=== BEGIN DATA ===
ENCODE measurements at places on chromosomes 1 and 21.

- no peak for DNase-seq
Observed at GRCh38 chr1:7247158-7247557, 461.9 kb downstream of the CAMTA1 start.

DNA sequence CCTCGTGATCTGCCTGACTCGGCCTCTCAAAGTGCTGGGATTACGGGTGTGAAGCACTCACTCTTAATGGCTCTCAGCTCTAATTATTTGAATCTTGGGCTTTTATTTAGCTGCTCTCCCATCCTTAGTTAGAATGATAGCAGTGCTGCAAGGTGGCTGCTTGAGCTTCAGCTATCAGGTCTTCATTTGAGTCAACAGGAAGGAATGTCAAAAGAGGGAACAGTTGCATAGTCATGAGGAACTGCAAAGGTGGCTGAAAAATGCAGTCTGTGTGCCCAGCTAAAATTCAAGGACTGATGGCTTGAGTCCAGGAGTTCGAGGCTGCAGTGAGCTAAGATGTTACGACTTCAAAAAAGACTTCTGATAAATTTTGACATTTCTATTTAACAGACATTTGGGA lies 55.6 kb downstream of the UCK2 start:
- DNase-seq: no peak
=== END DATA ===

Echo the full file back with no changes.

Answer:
ENCODE measurements at places on chromosomes 1 and 21.

- no peak for DNase-seq
Observed at GRCh38 chr1:7247158-7247557, 461.9 kb downstream of the CAMTA1 start.

DNA sequence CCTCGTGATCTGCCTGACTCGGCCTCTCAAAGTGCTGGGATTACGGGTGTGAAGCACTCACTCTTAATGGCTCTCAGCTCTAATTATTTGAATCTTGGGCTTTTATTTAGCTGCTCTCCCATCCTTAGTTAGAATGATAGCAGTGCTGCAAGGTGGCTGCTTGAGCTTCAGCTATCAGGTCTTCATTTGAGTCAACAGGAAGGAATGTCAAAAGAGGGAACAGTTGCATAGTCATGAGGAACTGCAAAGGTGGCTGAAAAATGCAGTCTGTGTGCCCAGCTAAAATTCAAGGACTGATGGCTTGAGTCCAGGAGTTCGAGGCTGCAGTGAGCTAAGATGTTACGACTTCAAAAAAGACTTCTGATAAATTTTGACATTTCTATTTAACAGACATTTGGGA lies 55.6 kb downstream of the UCK2 start:
- DNase-seq: no peak